While it is easy for us to wave our hand at one or several of these features, after all most of these laws passed out of existence within three years of their passing. After all, it was normal in that day and age to keep slaves. None of these offenses were without criticism even in their own time. Slavery was actively opposed by many in the colonies, including the initial Methodist movement before it sold-out to the popular culture of the time. His silence therefore would have rung loud and clear to those with ears to hear it. Regarding the Alien and Seditions Acts – it led to the unforgiveable act of Japanese Internment during WWII.
The two understandings, the lauding of his goodness and the condemnation of his failures, are not oppositional beliefs. The student of history must be willing to do both. We cannot learn from the past if we pretend that it is the ideal that we somehow lost, as Ecclesiastes puts it, “Do not say, “Why were the former days better than these? ”For it is not from wisdom that you ask this.” (Eccl. 7:10) Nostalgia does very little good, and quite a bit of evil. On the other hand, blind opposition to things past causes us to lose the wisdom it holds. Many problems we have today we have had for ages, and the past has some wisdom about them.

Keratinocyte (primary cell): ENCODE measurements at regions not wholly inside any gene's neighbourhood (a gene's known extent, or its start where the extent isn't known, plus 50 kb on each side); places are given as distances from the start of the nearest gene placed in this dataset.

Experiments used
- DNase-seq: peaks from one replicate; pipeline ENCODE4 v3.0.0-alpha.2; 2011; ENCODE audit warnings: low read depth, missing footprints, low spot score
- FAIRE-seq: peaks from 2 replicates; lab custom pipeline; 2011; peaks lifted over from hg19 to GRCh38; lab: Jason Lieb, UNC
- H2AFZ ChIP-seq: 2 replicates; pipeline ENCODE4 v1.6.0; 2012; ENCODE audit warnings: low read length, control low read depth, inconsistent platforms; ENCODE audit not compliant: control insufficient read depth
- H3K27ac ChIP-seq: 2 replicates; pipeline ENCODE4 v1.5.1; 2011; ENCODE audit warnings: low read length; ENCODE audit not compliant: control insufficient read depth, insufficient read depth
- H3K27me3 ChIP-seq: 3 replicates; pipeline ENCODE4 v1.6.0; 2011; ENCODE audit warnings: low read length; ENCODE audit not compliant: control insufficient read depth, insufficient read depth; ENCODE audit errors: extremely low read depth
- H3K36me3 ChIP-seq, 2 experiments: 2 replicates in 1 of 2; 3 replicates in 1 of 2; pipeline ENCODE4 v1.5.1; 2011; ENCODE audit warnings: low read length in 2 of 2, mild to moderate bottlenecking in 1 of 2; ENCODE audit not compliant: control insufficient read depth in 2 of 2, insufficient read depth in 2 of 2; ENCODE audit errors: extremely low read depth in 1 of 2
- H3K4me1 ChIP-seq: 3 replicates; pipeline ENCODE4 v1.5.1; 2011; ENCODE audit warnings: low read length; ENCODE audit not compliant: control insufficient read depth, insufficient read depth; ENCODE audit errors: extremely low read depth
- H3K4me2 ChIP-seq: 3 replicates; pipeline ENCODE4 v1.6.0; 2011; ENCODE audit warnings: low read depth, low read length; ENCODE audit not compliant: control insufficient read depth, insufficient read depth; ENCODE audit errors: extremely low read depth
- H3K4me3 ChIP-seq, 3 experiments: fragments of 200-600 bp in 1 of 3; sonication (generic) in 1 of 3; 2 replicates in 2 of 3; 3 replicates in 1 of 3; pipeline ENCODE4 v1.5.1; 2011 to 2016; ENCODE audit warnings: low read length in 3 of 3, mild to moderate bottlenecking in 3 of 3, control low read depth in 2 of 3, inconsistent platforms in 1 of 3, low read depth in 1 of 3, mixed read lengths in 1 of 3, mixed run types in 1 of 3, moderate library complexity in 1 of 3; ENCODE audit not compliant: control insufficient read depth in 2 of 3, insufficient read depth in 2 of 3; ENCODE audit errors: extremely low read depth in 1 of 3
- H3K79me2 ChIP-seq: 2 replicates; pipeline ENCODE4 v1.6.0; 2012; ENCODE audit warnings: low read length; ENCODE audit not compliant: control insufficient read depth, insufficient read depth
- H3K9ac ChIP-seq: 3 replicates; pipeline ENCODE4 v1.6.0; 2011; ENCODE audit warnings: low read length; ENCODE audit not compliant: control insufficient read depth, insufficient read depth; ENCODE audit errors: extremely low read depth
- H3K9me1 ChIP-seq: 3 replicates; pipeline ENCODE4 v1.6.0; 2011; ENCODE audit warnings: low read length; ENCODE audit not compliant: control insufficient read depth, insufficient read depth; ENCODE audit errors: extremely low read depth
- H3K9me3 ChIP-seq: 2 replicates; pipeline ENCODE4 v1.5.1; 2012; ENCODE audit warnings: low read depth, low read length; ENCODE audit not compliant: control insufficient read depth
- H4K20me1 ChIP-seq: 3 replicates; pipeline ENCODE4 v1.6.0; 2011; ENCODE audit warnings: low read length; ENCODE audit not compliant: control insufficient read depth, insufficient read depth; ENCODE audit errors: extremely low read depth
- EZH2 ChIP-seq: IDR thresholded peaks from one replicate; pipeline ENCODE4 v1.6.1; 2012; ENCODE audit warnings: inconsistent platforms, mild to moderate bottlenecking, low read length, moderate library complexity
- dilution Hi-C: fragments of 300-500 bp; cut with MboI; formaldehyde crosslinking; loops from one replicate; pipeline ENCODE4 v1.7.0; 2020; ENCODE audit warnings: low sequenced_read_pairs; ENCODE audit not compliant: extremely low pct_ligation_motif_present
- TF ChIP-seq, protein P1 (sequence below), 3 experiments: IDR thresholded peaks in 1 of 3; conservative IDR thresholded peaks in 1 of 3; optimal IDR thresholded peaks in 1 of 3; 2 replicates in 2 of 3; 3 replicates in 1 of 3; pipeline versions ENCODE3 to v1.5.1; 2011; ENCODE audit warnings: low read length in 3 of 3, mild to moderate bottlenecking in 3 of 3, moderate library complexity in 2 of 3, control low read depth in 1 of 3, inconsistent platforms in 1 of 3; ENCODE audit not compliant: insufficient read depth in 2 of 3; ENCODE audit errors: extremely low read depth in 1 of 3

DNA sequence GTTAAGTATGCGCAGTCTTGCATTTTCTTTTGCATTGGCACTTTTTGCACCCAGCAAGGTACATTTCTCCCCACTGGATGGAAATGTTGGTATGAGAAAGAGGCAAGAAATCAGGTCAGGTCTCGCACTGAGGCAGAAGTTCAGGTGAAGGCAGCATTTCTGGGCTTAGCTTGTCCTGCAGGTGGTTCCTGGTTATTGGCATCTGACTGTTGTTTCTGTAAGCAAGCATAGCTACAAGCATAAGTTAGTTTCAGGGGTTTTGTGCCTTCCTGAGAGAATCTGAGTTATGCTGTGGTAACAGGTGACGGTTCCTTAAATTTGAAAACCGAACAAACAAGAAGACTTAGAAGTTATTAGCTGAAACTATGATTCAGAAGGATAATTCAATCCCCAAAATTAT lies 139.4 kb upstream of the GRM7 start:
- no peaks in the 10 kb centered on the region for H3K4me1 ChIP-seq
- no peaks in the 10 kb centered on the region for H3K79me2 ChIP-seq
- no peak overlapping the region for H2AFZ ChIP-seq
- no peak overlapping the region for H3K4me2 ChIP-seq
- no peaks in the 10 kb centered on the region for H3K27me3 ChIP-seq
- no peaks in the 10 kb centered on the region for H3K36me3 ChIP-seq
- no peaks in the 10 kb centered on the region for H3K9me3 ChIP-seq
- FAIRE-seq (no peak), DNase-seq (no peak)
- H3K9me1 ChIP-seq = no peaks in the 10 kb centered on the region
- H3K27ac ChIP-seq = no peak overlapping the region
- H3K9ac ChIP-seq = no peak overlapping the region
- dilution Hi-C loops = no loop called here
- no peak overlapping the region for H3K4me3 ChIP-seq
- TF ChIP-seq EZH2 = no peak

There has been persistent discussion in recent years, truly for a few decades, over how we should treat the past. As critical means of analysis have become more prevalent in academia they have been met with open arms by some, and deep suspicion and opposition by others. For my part, I earned my degree in Religious Studies focusing on critical histories of the Christian tradition and indeed have worked throughout seminary with critical theories of all colors. In all the years that I have been studying through critical lenses, never once was I called upon to denounce my faith, my lineage (muddled though it may be,) or my sense of self. However, at every step I was invited to think about what I thought I knew in new ways, from new perspectives.